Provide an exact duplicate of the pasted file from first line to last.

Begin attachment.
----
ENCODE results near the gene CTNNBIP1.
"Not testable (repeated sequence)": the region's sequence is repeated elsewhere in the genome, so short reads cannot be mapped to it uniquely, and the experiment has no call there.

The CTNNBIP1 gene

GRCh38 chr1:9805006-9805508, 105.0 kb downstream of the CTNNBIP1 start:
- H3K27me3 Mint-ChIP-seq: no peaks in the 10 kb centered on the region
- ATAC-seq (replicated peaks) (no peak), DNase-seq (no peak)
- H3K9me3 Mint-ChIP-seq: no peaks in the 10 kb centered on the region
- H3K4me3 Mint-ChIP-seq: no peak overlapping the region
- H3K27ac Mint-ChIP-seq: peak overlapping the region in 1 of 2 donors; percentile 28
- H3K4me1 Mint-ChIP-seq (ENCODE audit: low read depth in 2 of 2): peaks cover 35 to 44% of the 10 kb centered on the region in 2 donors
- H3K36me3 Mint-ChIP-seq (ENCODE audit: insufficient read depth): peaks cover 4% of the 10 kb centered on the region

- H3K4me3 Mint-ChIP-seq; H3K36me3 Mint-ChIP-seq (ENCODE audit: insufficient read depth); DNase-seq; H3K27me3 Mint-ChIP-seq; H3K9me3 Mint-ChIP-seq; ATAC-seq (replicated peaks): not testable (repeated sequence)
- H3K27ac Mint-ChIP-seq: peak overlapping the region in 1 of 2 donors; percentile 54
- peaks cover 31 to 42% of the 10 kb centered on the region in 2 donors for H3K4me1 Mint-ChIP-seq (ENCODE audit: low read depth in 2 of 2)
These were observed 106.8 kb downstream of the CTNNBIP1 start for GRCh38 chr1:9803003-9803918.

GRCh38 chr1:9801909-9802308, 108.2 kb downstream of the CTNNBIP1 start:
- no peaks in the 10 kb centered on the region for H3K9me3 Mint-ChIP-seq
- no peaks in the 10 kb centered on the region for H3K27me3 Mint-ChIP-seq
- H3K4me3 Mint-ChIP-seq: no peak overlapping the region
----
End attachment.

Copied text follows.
ENCODE results near the gene CTNNBIP1.
"Not testable (repeated sequence)": the region's sequence is repeated elsewhere in the genome, so short reads cannot be mapped to it uniquely, and the experiment has no call there.

The CTNNBIP1 gene

GRCh38 chr1:9805006-9805508, 105.0 kb downstream of the CTNNBIP1 start:
- H3K27me3 Mint-ChIP-seq: no peaks in the 10 kb centered on the region
- ATAC-seq (replicated peaks) (no peak), DNase-seq (no peak)
- H3K9me3 Mint-ChIP-seq: no peaks in the 10 kb centered on the region
- H3K4me3 Mint-ChIP-seq: no peak overlapping the region
- H3K27ac Mint-ChIP-seq: peak overlapping the region in 1 of 2 donors; percentile 28
- H3K4me1 Mint-ChIP-seq (ENCODE audit: low read depth in 2 of 2): peaks cover 35 to 44% of the 10 kb centered on the region in 2 donors
- H3K36me3 Mint-ChIP-seq (ENCODE audit: insufficient read depth): peaks cover 4% of the 10 kb centered on the region

- H3K4me3 Mint-ChIP-seq; H3K36me3 Mint-ChIP-seq (ENCODE audit: insufficient read depth); DNase-seq; H3K27me3 Mint-ChIP-seq; H3K9me3 Mint-ChIP-seq; ATAC-seq (replicated peaks): not testable (repeated sequence)
- H3K27ac Mint-ChIP-seq: peak overlapping the region in 1 of 2 donors; percentile 54
- peaks cover 31 to 42% of the 10 kb centered on the region in 2 donors for H3K4me1 Mint-ChIP-seq (ENCODE audit: low read depth in 2 of 2)
These were observed 106.8 kb downstream of the CTNNBIP1 start for GRCh38 chr1:9803003-9803918.

GRCh38 chr1:9801909-9802308, 108.2 kb downstream of the CTNNBIP1 start:
- no peaks in the 10 kb centered on the region for H3K9me3 Mint-ChIP-seq
- no peaks in the 10 kb centered on the region for H3K27me3 Mint-ChIP-seq
- H3K4me3 Mint-ChIP-seq: no peak overlapping the region